Smart Growth for Vernon, CT
McCoy attempts to give back half of storm compensation, but officials return money

By Suzanne Carlson
Journal Inquirer
Published: Tuesday, January 17, 2012 11:47 AM EST

VERNON — Former Republican Mayor Jason L. McCoy attempted to return $4,030 of special-duty compensation, but the offer was rejected after the Town Council last week decided it would not ask him for a refund.

“He didn’t return any of it. … We weren’t requesting the money to be returned,” Republican Mayor George F. Apel said today. “So I think that closes the case.”

McCoy agreed to answer a reporter’s questions in an email to the Journal Inquirer following the council’s meeting Tuesday, but did not respond when asked if he had returned any part of the $8,211.40 in special-duty payments.

McCoy collected $2,430 in overtime pay following several building collapses in February 2011, $1,751.40 on Sept. 30 following Hurricane Irene, and $4,030 on Nov. 18 for the October snowstorm.

Town Administrator John D. Ward and former Assistant Town Administrator Peter Graczykowski authorized the payments, using an opinion from town labor lawyer Edward “Bud” O’Donnell to justify the expenditure.

The additional “emergency pay,” as Ward described it, was equivalent to 40 percent of his annual pay as mayor.

McCoy, a lawyer who is hoping to run for U.S. Senate, is facing nearly $200,000 in personal and business debt.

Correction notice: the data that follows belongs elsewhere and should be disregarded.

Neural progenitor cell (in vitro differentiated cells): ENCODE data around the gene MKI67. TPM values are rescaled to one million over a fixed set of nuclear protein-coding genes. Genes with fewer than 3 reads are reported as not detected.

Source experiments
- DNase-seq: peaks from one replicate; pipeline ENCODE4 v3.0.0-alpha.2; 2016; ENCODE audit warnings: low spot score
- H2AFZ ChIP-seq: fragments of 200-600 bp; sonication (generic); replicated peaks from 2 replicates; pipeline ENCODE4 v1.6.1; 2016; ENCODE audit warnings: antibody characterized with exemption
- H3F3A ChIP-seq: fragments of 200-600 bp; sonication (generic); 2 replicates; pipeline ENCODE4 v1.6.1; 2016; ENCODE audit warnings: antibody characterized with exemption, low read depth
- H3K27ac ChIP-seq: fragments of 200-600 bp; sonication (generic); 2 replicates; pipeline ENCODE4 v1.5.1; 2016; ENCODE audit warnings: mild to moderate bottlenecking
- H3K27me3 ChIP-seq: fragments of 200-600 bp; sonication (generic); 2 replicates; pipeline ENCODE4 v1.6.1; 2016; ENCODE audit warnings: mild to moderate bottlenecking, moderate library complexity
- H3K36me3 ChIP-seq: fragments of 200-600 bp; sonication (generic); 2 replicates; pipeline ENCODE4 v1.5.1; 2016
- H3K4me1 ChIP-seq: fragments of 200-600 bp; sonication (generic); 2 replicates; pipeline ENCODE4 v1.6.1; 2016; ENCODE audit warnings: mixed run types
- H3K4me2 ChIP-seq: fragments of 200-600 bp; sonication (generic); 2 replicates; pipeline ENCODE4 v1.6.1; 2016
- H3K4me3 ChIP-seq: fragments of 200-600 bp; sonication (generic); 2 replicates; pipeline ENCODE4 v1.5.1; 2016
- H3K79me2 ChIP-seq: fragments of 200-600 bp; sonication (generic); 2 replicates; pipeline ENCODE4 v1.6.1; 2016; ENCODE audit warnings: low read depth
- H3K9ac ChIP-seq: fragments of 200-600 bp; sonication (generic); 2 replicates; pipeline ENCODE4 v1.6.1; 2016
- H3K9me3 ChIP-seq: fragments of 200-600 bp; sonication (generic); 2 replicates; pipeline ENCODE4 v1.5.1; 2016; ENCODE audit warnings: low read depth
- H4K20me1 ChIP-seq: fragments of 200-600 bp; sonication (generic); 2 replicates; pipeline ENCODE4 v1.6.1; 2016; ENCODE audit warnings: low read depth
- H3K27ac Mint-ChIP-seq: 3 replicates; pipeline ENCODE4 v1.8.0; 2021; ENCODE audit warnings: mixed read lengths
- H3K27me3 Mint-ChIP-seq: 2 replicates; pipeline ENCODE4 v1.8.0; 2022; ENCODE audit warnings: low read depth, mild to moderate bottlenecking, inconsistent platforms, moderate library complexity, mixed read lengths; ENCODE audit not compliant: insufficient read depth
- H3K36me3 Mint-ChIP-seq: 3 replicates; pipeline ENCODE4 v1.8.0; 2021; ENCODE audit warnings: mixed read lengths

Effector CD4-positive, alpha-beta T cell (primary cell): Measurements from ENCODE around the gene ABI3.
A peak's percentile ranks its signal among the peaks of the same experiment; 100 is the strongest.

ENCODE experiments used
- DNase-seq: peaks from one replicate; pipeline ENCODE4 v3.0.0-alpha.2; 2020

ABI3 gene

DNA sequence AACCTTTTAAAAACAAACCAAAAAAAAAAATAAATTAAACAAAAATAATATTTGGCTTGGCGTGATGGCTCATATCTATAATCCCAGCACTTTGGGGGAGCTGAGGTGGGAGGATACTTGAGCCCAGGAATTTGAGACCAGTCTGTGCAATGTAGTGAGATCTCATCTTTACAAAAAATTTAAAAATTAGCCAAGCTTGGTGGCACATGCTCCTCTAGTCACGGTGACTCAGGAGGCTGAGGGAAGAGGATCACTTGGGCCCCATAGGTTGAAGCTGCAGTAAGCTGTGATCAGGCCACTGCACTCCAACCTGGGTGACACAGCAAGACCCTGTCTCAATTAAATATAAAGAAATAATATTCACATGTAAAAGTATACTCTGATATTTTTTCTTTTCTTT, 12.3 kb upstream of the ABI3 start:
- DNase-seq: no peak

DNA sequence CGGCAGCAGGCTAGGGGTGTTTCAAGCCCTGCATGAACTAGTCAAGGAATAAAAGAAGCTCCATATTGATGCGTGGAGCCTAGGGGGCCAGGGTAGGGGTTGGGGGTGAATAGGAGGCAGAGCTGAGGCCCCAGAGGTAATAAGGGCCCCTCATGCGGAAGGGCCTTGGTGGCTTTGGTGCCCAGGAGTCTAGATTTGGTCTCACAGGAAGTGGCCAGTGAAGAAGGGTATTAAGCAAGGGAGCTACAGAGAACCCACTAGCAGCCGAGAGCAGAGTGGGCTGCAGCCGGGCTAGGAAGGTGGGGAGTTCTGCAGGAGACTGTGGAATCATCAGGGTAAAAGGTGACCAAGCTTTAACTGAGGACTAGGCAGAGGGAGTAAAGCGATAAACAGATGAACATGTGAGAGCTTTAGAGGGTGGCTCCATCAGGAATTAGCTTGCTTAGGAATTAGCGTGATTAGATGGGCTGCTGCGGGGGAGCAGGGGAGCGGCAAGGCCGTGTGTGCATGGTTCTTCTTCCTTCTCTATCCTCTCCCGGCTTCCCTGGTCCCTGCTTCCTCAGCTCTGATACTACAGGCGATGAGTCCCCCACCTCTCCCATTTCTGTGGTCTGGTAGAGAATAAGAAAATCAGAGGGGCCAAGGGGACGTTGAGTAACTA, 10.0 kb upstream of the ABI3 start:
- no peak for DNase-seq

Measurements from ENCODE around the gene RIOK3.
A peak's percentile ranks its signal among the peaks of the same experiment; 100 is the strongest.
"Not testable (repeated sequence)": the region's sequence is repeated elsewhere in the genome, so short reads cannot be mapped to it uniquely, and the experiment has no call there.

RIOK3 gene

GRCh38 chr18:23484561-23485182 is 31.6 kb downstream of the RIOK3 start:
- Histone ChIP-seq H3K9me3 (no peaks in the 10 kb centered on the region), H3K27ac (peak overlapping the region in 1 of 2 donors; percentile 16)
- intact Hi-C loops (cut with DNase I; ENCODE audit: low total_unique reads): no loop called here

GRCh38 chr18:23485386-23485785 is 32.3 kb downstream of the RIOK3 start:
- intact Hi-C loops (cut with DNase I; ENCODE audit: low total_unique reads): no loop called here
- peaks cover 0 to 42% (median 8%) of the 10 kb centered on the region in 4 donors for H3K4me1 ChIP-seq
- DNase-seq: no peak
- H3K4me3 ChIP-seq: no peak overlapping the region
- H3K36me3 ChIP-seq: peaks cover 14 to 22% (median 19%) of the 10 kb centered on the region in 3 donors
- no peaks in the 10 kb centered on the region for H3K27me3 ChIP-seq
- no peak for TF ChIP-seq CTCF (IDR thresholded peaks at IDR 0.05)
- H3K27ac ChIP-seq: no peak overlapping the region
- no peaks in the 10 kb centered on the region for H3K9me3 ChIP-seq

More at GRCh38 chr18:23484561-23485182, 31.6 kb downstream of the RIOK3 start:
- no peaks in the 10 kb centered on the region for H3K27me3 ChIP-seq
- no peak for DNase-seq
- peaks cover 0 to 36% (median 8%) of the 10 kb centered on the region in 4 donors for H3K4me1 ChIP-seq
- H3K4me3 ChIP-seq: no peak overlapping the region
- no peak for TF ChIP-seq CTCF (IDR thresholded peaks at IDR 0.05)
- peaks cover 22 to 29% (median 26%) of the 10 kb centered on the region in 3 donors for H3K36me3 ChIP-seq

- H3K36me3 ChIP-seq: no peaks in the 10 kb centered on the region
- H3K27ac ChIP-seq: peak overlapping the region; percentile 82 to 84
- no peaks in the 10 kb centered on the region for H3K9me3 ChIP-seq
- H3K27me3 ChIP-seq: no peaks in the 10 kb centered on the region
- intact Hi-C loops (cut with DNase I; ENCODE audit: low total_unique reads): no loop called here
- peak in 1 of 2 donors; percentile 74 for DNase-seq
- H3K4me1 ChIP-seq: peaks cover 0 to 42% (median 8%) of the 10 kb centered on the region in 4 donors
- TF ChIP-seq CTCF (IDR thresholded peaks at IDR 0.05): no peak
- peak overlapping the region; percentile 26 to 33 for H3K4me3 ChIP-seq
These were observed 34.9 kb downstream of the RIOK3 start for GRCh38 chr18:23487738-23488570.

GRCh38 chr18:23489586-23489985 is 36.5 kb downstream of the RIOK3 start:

The council held a special meeting Tuesday, Jan. 10, with one item on the agenda: a request for McCoy to return any compensation collected in excess of his $20,749 salary.

But after public comment, which included a legal argument detailing the council’s culpability and liability by Town Attorney Harold Cummings — who said he was speaking as only a resident — the council unanimously decided to let McCoy keep the money and avoid a lawsuit.

McCoy spoke in his defense at the meeting, holding up the $4,030 check he received after leaving office following the October storm and November election and offering to give it back to the town, but left before the council came to a final resolution.

“He did give the check to one of the town officials at that special meeting,” Apel said, but “he left before the actual motion was put on the floor that was then amended.”

The check was mailed to McCoy on Wednesday because “it probably wasn’t appropriate for us to be requesting the money back,” Apel said. “It just didn’t make sense for us to accept the check.”

Instead, the council unanimously instituted a clarified policy stating that it must approve any compensation to the mayor aside from salary and reimbursements for out-of-pocket expenditures.

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